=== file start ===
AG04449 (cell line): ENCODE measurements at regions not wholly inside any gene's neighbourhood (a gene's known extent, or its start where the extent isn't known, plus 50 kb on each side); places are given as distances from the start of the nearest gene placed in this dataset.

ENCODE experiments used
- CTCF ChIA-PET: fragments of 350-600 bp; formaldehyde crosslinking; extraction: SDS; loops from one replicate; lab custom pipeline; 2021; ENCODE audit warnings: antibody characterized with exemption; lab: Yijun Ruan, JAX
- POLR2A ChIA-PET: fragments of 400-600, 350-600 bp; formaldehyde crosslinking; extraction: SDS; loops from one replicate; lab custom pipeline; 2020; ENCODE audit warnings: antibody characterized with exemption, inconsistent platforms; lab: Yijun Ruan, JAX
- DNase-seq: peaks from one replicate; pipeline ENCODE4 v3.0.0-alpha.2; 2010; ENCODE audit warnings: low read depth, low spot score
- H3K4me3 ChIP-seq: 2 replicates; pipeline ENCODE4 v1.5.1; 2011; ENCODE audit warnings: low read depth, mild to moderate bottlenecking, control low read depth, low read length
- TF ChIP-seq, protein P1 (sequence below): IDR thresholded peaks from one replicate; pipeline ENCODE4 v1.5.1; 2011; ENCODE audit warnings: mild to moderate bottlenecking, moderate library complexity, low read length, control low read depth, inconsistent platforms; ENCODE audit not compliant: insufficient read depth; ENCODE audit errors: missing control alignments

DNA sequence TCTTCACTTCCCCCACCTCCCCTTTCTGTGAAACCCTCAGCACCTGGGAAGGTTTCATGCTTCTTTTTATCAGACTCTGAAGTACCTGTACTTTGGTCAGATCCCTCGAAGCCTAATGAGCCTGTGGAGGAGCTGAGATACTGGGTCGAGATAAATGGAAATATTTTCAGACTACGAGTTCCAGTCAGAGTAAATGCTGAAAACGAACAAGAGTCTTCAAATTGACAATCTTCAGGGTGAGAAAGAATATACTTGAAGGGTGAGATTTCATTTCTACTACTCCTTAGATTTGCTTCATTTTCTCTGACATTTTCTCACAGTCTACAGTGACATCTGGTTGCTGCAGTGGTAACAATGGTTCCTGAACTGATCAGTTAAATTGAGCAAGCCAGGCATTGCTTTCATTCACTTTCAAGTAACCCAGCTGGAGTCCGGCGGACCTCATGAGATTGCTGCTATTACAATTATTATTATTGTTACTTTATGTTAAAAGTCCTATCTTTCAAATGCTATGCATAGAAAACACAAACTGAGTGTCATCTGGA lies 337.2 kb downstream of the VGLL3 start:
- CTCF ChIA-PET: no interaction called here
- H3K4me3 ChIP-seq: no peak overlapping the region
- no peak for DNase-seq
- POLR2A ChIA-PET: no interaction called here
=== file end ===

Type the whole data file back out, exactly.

AG04449 (cell line): ENCODE measurements at regions not wholly inside any gene's neighbourhood (a gene's known extent, or its start where the extent isn't known, plus 50 kb on each side); places are given as distances from the start of the nearest gene placed in this dataset.

ENCODE experiments used
- CTCF ChIA-PET: fragments of 350-600 bp; formaldehyde crosslinking; extraction: SDS; loops from one replicate; lab custom pipeline; 2021; ENCODE audit warnings: antibody characterized with exemption; lab: Yijun Ruan, JAX
- POLR2A ChIA-PET: fragments of 400-600, 350-600 bp; formaldehyde crosslinking; extraction: SDS; loops from one replicate; lab custom pipeline; 2020; ENCODE audit warnings: antibody characterized with exemption, inconsistent platforms; lab: Yijun Ruan, JAX
- DNase-seq: peaks from one replicate; pipeline ENCODE4 v3.0.0-alpha.2; 2010; ENCODE audit warnings: low read depth, low spot score
- H3K4me3 ChIP-seq: 2 replicates; pipeline ENCODE4 v1.5.1; 2011; ENCODE audit warnings: low read depth, mild to moderate bottlenecking, control low read depth, low read length
- TF ChIP-seq, protein P1 (sequence below): IDR thresholded peaks from one replicate; pipeline ENCODE4 v1.5.1; 2011; ENCODE audit warnings: mild to moderate bottlenecking, moderate library complexity, low read length, control low read depth, inconsistent platforms; ENCODE audit not compliant: insufficient read depth; ENCODE audit errors: missing control alignments

DNA sequence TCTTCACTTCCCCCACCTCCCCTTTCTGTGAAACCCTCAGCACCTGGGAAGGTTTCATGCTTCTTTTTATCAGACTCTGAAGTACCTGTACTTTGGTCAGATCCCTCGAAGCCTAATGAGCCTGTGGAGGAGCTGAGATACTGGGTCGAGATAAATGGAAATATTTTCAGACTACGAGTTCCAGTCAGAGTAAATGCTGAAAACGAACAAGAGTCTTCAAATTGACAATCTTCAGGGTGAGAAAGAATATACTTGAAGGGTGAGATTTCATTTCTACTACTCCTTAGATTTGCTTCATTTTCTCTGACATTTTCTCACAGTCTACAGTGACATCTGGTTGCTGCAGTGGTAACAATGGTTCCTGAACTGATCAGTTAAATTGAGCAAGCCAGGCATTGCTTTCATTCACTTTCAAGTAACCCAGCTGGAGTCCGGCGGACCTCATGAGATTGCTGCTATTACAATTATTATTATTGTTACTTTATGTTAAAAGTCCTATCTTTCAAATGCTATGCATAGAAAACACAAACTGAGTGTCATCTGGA lies 337.2 kb downstream of the VGLL3 start:
- CTCF ChIA-PET: no interaction called here
- H3K4me3 ChIP-seq: no peak overlapping the region
- no peak for DNase-seq
- POLR2A ChIA-PET: no interaction called here